What about rumors then that Taisho Democracy was a direct result of the Taisho Emperor being mentally disabled?

During the reign of Emperor Taishō (1912-1926) many democratic reforms were carried out in Japan and the country approached the stage of a parliamentary democracy (the Taishō Democracy). These reforms were sanctioned by the emperor. He approved the reforms not because he was ill and could not oppose them, but because he supported them.

He also decided to send his son, Crown Prince Hirohito, on a European tour, despite the objections from conservative statesmen. He later agreed to send his younger son, Prince Chichibu, to study in Oxford. These two things involving imperial princes were unprecedented and would not have been possible without the emperor’s consent.

Did Sayako Kuroda (former Princess Nori) inherit this supposed strain of insanity? The bamboo telegraph refers to her as “Princess Valium” because she is supposedly kept drugged up all the time.

There was no strain of insanity in the imperial family of Japan, so there was nothing of this kind to be inherited. I have no idea whether Mrs. Kuroda, the former Princess Nori, takes any drugs. But she is far from being insane. She studied Japanese literature at Gakushūin University and later worked as a research associate at the Yamashina Institute of Ornithology. She often travelled abroad to represent the imperial family.

What about rumors surrounding Prince Akishino? Why does he make so many trips to Thailand? Apparently he’s been there at least 12 times in the last 12 years.

Prince Akishino has a doctorate in ornithology and is president of the Yamashina Institute of Ornithology and of the Japanese Association of Zoological Gardens. In the 1990s, he made frequent trips to Thailand to observe the catching of catfish. Some weekly magazines suggested that he had a secret affair with a Thai lady who was his research assistant, but these rumors were denied by the palace.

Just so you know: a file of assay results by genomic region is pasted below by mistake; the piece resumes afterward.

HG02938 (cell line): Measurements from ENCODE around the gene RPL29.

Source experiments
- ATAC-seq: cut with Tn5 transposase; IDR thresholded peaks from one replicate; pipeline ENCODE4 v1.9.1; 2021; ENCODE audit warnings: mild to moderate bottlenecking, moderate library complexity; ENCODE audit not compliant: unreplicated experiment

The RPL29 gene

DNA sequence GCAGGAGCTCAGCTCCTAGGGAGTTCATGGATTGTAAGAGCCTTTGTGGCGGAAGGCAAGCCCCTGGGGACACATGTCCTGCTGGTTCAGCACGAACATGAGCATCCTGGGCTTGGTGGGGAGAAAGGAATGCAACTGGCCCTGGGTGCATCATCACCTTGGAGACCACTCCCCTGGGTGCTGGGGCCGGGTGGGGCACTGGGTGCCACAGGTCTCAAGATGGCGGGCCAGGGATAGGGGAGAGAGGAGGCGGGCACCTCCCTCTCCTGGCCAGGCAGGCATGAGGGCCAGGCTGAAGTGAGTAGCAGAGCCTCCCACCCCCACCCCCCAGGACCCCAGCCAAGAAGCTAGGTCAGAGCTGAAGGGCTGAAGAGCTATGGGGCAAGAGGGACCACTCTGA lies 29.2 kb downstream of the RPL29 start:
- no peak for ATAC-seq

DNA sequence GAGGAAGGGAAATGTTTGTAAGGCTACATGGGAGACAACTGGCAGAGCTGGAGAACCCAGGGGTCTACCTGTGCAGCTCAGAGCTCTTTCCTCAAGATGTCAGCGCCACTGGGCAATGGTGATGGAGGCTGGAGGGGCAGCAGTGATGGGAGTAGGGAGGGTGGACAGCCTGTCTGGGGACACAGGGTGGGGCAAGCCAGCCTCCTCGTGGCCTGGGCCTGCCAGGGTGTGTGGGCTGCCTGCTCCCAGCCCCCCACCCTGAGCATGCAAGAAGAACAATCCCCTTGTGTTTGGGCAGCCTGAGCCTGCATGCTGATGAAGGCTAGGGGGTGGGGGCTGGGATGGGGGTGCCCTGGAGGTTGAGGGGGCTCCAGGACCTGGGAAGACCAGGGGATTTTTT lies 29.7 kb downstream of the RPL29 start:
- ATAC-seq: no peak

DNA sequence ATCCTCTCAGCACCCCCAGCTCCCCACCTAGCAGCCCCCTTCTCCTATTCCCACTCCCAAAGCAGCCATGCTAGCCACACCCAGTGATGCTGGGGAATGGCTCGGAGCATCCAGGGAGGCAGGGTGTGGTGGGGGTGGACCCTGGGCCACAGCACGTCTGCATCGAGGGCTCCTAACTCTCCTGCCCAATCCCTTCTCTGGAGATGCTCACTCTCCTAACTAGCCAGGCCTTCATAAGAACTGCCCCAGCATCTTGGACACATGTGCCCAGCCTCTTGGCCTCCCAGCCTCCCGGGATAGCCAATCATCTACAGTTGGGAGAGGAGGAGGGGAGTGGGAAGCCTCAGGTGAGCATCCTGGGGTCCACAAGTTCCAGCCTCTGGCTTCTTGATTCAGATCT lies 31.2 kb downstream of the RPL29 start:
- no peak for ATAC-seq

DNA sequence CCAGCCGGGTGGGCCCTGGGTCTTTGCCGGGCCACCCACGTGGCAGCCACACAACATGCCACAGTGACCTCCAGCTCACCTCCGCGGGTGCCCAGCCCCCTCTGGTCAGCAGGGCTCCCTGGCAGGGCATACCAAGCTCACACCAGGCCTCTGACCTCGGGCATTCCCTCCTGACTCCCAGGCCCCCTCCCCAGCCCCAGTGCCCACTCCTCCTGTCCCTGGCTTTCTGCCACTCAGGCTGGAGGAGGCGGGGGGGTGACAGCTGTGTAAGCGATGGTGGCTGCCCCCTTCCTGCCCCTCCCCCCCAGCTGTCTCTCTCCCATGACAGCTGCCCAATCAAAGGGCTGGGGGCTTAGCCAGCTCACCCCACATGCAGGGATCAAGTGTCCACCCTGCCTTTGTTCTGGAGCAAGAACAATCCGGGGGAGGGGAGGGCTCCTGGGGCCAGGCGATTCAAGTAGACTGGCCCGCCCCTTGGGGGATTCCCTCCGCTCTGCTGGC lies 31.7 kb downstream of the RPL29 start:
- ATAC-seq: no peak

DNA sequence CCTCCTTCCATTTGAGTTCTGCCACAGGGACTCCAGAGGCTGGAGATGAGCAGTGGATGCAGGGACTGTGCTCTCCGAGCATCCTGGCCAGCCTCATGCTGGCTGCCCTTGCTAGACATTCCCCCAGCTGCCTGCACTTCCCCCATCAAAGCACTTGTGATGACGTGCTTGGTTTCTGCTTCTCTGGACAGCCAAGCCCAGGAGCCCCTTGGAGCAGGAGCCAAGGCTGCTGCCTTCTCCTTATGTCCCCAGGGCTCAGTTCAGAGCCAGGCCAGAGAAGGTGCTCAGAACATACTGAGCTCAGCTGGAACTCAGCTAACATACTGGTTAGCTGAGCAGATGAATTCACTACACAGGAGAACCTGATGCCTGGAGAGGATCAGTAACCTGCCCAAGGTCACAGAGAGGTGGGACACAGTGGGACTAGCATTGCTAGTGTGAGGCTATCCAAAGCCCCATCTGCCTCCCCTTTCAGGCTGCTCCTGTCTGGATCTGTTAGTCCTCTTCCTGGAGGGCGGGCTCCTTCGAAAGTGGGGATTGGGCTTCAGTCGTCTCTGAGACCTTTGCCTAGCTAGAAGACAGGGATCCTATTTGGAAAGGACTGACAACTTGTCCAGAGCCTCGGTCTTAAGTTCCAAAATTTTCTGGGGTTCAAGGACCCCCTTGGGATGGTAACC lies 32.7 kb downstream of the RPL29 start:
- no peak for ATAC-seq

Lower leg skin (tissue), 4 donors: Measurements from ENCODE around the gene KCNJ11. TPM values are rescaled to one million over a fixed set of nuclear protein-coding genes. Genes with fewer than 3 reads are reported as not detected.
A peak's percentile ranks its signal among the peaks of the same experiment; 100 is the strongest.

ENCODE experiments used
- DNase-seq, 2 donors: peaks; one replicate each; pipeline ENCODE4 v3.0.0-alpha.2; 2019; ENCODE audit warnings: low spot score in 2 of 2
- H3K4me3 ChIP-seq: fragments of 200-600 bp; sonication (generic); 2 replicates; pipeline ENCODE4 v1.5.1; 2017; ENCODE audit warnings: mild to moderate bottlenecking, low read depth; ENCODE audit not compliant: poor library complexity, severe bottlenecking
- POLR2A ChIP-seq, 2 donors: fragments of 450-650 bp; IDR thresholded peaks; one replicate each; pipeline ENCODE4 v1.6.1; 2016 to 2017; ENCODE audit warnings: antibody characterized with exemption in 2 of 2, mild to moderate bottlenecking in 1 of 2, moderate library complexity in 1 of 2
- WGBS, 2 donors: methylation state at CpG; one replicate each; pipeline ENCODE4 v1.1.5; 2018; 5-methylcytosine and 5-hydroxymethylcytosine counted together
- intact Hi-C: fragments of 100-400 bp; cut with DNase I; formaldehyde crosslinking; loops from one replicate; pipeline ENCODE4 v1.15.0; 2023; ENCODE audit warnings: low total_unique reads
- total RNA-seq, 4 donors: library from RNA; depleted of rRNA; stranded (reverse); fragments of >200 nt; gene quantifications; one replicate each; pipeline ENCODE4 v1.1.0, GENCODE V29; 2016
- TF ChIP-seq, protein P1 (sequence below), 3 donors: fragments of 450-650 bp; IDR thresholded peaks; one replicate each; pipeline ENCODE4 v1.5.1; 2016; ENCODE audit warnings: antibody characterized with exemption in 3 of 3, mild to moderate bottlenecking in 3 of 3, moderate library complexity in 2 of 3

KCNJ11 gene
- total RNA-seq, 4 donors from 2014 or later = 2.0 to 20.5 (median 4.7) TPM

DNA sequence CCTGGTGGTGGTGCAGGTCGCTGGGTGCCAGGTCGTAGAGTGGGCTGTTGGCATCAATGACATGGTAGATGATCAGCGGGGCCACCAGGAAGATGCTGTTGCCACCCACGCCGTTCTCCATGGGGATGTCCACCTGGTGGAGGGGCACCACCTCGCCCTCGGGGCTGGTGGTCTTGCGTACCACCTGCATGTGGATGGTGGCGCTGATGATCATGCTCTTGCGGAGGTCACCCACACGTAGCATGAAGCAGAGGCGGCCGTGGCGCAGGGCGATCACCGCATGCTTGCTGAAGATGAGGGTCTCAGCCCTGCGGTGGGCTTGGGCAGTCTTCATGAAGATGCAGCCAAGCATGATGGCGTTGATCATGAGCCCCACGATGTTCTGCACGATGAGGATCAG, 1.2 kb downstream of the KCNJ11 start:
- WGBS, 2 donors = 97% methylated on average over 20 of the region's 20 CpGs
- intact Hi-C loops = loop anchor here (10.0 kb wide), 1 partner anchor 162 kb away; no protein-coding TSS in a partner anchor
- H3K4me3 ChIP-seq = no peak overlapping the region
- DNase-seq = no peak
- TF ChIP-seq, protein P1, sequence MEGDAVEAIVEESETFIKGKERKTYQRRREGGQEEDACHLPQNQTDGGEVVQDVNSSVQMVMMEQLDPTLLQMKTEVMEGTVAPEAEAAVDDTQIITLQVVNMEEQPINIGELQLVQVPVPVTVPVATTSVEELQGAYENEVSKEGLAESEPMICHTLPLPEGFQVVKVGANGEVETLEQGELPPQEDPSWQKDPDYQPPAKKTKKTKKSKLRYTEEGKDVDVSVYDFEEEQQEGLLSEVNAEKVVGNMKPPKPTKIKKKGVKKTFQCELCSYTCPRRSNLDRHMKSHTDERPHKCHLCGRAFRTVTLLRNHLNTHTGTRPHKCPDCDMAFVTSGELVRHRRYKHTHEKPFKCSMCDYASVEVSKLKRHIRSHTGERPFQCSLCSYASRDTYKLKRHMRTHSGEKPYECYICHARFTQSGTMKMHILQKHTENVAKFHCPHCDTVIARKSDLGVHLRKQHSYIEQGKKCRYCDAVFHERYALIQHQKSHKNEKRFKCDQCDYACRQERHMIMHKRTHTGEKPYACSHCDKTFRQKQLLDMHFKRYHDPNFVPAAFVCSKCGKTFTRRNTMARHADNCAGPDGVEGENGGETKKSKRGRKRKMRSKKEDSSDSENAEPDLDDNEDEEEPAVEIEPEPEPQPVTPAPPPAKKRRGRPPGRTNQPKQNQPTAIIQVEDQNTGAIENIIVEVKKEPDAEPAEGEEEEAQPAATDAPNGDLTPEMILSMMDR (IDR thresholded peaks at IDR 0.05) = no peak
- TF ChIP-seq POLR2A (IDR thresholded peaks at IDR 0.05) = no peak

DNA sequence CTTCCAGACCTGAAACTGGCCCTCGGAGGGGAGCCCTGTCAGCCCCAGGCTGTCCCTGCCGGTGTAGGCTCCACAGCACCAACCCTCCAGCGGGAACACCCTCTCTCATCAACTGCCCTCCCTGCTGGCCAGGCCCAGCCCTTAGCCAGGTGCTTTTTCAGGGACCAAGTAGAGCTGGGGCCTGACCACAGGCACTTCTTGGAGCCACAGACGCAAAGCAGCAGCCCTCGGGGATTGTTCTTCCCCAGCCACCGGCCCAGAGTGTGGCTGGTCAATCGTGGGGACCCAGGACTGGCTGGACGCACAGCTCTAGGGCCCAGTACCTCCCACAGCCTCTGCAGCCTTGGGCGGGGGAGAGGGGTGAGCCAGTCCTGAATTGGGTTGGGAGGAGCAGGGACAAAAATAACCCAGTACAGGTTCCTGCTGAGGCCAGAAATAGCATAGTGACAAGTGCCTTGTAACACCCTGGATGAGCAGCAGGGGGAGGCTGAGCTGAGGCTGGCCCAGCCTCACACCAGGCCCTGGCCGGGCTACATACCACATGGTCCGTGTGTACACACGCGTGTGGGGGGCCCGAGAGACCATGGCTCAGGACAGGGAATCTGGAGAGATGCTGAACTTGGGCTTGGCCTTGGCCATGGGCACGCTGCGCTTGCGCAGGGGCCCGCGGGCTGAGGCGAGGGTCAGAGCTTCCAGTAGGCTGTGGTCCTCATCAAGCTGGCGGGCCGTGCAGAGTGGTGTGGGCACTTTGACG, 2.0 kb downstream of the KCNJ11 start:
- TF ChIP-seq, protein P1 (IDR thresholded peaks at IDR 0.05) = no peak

What is the history of incest in the Japanese imperial family? I understand that marriage between brothers and sisters was a common practice.

I don’t think that incest was prevalent in the imperial family of Japan. In ancient times emperors and imperial princes married half-sisters, a custom that prevailed also in many other countries. I am not aware of any incest of emperors in the last couple of centuries.

What can the imperial institution do to preserve it’s role today?

Although the Japanese emperor today has no powers at all, the long history of this institution and the important role it played in the past make it into a national treasure that should be preserved and respected.

The prestige of the imperial institution may be rejuvenated by providing it with an additional role to that of being just a symbol of the state and the unity of the people. Such role may be to become also the symbol of the preservation of the environment, in view of the traditional Shinto worship of nature.

Part 1 Link: